Just want to show you my pretty table and the delicious dessert! It's a Pavlova - if you haven't had one you've missed the best dessert ever. I'll copy out my neighbour Rose's recipe for you:
Part-way through preparation set oven to 300 degrees F. When you put meringue in oven, immediately lower temp to 250 degrees.
4 egg whites, pinch of salt
1 cup berry sugar
1 tsp cornstarch
1 tsp malt vinegar
1 tsp vanilla
Beat egg whites and salt together 'til stiff enough to form peaks. Sift sugar and add slowly, beating at high speed until all the sugar is dissolved. (This takes a very long time...allow about twenty minutes). Fold in cornstarch, vinegar and vanilla.
Pile on a cookie sheet lined with parchment paper. Form into a dish shape (8 or 9 inch diameter - it spreads a bit ) with slight depression in centre. Bake in bottom of oven for about 1 hour, until quite firm to the touch. Turn off oven and leave the Pavlova in to cool.
At serving time cover with whipped cream or Dream Whip, add berries of choice.
Poet vs Pragmatist - A Sunday Salon Wrestling Match
I really do have mixed feelings about this book -
The Witch of Portobello
by Paulo Coelho , translated from the Portuguese by Margaret Jull Costa. On the one hand, the poet in me appreciates some very artistic phrasing. On the other hand, my pragmatic self finds the writing annoyingly artsy. The poet appreciates Coelho's creative presentation of his central character. Deceased as the story opens, The Witch is revealed through successive interviews with people who knew her. Each character has a unique viewpoint and contributes additional pieces to the portrayal. My pragmatic self has problems with the believability of all the characters.
Sherine Khalil (The Witch), prefers to be called Athena. She is a gypsy by birth, adopted by a Lebanese Christian couple. Her adoptive father's apparent belief in her psychic abilities causes the family to flee Lebanon and emigrate to England. Later Athena meets and seems to instantly recognize the man she will later marry. The suggestion, of course, seems to be that she is a clairvoyant. Well, Pragmatist thinks the clairvoyant needs glasses. She's not much of a soothsayer since her marriage fails and causes the loss of her important connection to the Catholic church. Denied communion, she overreacts.
Pragmatist: You're not kidding! She stands up in church and curses them!
Poet: Is it possible that this is not a case of faulty fortune-telling, but rather a conscious decision on Athena's part, a decision to suffer for some as yet unexplained reason?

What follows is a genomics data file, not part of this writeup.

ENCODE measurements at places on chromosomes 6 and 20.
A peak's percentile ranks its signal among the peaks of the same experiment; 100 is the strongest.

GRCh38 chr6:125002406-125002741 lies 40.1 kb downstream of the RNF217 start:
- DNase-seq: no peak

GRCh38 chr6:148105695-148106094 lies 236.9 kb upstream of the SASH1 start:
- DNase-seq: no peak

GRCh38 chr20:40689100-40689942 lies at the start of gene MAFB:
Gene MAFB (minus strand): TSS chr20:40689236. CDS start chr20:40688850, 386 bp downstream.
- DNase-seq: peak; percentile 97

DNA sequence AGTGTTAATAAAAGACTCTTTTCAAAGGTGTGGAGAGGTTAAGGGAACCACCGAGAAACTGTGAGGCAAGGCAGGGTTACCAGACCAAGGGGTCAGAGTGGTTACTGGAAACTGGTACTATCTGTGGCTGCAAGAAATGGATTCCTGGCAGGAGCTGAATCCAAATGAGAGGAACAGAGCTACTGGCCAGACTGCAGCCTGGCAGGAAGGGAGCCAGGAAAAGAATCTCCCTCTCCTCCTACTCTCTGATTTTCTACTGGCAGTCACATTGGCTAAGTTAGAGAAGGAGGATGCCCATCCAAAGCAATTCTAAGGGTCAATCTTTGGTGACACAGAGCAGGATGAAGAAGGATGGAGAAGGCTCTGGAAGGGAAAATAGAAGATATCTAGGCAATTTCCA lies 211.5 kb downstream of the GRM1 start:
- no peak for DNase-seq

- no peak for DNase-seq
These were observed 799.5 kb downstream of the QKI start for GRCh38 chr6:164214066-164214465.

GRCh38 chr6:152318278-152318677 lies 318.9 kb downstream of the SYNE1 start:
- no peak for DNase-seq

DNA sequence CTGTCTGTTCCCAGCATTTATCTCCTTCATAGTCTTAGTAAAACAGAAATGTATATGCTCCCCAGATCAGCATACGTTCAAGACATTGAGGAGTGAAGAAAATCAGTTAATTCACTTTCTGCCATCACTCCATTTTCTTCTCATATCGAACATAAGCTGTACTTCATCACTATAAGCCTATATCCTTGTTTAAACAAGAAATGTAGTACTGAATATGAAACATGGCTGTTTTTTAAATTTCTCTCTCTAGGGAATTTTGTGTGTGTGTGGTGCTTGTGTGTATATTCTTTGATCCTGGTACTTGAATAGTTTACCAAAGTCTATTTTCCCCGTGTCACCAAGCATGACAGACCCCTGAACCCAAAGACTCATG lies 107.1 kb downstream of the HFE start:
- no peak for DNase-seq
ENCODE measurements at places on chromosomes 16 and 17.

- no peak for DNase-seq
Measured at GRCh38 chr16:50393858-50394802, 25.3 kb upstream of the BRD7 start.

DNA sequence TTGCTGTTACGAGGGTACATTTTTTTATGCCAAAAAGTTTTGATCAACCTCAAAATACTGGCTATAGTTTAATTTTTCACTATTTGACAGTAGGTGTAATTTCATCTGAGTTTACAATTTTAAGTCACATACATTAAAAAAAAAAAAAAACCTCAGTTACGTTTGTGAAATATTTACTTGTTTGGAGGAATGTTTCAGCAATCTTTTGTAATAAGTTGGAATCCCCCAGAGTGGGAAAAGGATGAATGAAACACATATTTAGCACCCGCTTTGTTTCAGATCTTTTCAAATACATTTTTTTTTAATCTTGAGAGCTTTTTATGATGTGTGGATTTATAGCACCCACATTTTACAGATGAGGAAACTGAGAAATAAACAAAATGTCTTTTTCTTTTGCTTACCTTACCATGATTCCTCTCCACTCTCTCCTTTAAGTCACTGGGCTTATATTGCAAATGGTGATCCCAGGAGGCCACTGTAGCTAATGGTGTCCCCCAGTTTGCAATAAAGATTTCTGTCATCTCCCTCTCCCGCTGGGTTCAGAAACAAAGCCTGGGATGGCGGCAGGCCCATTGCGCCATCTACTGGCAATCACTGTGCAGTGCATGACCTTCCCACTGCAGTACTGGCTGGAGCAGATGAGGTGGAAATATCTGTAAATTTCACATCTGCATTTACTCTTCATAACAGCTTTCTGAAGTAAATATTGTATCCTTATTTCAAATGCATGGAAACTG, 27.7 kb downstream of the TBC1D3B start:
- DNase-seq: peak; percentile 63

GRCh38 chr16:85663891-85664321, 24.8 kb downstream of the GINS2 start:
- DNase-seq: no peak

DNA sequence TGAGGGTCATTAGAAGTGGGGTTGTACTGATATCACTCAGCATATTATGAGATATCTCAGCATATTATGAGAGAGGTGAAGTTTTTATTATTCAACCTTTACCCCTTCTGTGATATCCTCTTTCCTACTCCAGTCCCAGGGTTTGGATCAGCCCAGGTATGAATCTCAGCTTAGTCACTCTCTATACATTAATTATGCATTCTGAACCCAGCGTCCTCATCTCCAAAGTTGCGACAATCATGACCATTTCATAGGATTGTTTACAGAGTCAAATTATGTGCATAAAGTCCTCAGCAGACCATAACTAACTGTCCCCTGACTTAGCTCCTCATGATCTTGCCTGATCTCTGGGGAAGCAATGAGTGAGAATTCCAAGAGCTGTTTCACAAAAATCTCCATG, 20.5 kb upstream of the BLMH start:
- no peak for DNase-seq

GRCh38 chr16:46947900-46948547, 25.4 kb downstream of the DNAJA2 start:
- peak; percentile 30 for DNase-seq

Poet: The book is interesting. I can't put it down. Sometimes I find myself stopping mid-paragraph, just to savour a new idea. How about this: Pity those who seek for shepherds, instead of longing for freedom! That's a really great sentence!
Pragmatist: Did this come from Coelho or from the translator? How much has been lost in translation? How much has been added?
Poet: Some of the writing is quite lovely.
Pragmatist: Artsy crap, over-embellished and it sounds foreign. He lost me when the landlord told how a group of people came to his house every night with the express purpose of dancing to percussive sound. Their object was to dance to the point of exhaustion and to thereby reach a state of ecstasy which they claimed was a "search for the Vertex". And not just one person! A whole collection of loonies! These are not normal people. Nah...just too nutty.
Poet: Yes, it does strain reason a bit, but I'm going to finish this book. It has redeeming qualities. There's some poetry about it.
Susan: Coelho did accomplish one thing. He's provided a temporary cure to my book buying. Normally I'll pick up two or three books on each of my twice-weekly shopping trips to Costco. The last time I went I couldn't bring myself to even look
at fiction. Like a drowning man, I grasped for a straw. I bought "The God Delusion"
by Richard Dawkins.
Poet-Agnostic: Now, I have some reservations about that one...
Labels: Margaret Jull Costa, Paulo Coelho, The Witch of Portobello